Singapore became an independent nation on 9 August 1965. Every stamp issue, starting from its first in 1966, has mirrored the different aspects of the nation. These stamps have showcased our political, economic and social development, our vibrant multiracial culture; our arts and crafts; our flora and fauna; and our links with the world.
First Republic Stamps
The country's first stamp issue as a republic was a commemorative stamp issue that marked its first anniversary of independence in 1966. The set of three stamps proudly proclaimed itself as an issue of the "Republic of Singapore". The different elements in the stamp highlight the important issues of the period – workforce, industries and housing. The country embarked on an industrialisation programme to attract foreign investment and at the same time creating jobs for the people. Another urgent issue was housing for the fast-expanding population.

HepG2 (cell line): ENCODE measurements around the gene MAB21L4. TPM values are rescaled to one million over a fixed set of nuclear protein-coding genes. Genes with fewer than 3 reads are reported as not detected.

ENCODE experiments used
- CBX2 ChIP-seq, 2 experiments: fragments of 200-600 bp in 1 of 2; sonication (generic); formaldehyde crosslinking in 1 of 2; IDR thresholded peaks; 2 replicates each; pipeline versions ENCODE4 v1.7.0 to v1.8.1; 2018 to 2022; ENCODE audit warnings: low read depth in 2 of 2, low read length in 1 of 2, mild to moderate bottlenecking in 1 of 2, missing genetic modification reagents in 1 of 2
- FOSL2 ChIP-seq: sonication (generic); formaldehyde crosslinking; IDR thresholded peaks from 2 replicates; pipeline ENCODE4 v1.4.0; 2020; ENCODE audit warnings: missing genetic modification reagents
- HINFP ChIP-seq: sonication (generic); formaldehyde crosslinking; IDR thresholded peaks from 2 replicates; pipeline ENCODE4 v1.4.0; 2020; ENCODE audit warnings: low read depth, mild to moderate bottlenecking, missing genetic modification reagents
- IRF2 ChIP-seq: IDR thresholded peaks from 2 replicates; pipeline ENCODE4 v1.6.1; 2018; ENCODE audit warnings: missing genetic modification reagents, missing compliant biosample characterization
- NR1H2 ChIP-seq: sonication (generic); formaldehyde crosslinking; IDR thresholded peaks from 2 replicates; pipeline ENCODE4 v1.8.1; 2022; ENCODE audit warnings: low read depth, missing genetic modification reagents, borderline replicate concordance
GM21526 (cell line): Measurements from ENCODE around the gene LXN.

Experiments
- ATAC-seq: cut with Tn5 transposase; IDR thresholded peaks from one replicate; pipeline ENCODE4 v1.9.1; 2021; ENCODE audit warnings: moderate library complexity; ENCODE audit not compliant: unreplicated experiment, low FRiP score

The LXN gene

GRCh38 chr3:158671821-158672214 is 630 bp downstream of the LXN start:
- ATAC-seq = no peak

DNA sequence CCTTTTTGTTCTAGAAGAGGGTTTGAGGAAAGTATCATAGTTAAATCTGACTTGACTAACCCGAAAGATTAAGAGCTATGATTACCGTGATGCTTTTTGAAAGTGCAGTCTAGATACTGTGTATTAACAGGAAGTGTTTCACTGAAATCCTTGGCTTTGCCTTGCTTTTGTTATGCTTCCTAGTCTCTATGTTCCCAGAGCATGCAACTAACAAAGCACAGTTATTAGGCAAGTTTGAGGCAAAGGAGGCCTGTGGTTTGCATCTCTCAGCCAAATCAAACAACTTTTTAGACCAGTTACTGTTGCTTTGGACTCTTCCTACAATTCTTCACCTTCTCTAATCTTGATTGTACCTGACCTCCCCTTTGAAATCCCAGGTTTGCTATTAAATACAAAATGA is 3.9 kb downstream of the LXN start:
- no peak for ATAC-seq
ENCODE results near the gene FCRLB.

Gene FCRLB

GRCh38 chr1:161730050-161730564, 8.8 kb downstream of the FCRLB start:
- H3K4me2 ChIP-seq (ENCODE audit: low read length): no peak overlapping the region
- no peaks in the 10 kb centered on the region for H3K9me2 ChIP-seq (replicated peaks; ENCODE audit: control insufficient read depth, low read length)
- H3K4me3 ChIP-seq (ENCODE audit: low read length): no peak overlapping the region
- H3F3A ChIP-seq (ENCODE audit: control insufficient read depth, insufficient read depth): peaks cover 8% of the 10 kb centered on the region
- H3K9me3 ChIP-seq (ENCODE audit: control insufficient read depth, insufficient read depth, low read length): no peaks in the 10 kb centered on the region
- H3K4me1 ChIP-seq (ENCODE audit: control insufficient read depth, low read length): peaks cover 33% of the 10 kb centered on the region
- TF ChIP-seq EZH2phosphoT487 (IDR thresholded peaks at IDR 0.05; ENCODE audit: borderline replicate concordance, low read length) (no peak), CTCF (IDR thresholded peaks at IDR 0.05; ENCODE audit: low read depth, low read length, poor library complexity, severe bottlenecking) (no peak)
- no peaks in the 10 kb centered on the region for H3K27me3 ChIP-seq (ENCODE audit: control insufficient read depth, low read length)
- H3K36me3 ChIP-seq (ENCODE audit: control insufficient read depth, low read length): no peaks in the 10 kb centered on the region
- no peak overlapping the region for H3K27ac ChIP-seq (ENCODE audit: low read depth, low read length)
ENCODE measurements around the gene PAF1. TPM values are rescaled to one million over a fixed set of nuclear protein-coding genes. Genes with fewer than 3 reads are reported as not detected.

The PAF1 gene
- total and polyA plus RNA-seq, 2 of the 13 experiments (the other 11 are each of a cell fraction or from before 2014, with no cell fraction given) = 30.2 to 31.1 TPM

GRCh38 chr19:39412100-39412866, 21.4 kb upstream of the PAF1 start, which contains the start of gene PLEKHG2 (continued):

1st Anniversary of Republic of Singapore
First Definitive Issue
The Republic’s first definitive stamps, issued in 1968 and 1969, depict the traditional dances, masks, costumes and musical instruments of the Chinese, Indians and Malays. The rich colours of this beautiful set of 15 hand-painted stamps capture the essence of the local cultural scene in the 1960s.
With racial unrest having occurred just four years earlier, these stamps were a timely and deliberate reminder that racial harmony would always be a cornerstone of the new Republic.
1968 & 1969
Masks and Dances
First Miniature Sheet
Singapore's very first miniature sheet was printed in 1969 to commemorate the 150th anniversary of the founding of Singapore. The stamps trace the development of Singapore from 1819 as a British trading post to independence.
150th Anniversary of the Founding of Singapore
Singapore Lion Head
Introduced in 1986 as an alternative national symbol, the Lion Head is depicted on all stamps starting from the ‘20 Years of National Service’ issue in 1987. The lion is used as the name Singapore was derived from “Singa Pura” which means “Lion City”. The five partings on the Lion’s mane, represents the five ideals - democracy, peace, progress, justice and equality - are as embodied in the five stars of the National Flag.
20 Years of National Service, 1987